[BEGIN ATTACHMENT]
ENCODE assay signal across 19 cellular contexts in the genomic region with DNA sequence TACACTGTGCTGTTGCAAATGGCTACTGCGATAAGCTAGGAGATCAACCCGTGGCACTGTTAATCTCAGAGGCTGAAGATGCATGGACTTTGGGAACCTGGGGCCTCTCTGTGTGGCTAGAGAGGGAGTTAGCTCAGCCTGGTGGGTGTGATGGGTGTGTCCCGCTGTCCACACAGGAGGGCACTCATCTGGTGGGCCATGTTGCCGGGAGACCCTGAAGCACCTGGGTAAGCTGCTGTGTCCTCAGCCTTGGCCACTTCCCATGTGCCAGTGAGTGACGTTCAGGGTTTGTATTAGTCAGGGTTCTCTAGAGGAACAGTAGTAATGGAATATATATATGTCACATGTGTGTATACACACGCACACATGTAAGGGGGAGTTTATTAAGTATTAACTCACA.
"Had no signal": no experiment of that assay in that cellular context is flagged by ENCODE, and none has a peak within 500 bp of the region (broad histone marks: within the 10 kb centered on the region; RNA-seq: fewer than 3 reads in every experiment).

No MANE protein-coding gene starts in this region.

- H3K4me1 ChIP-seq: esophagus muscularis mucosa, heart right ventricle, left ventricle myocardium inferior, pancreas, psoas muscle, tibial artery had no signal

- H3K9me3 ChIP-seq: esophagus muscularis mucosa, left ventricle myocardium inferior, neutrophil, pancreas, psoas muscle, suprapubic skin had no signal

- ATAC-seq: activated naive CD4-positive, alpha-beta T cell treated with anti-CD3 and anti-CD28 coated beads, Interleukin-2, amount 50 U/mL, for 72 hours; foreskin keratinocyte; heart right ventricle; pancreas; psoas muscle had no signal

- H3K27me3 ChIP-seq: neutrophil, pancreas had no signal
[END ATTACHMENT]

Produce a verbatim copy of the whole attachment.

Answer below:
ENCODE assay signal across 19 cellular contexts in the genomic region with DNA sequence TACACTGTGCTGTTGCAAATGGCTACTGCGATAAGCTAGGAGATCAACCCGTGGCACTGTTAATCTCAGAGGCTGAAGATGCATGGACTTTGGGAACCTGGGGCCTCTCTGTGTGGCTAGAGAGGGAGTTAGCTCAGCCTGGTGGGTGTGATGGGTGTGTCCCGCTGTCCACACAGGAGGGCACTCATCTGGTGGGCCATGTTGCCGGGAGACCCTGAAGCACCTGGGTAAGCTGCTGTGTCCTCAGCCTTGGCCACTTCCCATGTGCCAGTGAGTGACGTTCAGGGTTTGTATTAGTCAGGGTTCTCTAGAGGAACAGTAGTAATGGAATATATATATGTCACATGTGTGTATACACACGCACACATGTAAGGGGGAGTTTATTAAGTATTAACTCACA.
"Had no signal": no experiment of that assay in that cellular context is flagged by ENCODE, and none has a peak within 500 bp of the region (broad histone marks: within the 10 kb centered on the region; RNA-seq: fewer than 3 reads in every experiment).

No MANE protein-coding gene starts in this region.

- H3K4me1 ChIP-seq: esophagus muscularis mucosa, heart right ventricle, left ventricle myocardium inferior, pancreas, psoas muscle, tibial artery had no signal

- H3K9me3 ChIP-seq: esophagus muscularis mucosa, left ventricle myocardium inferior, neutrophil, pancreas, psoas muscle, suprapubic skin had no signal

- ATAC-seq: activated naive CD4-positive, alpha-beta T cell treated with anti-CD3 and anti-CD28 coated beads, Interleukin-2, amount 50 U/mL, for 72 hours; foreskin keratinocyte; heart right ventricle; pancreas; psoas muscle had no signal

- H3K27me3 ChIP-seq: neutrophil, pancreas had no signal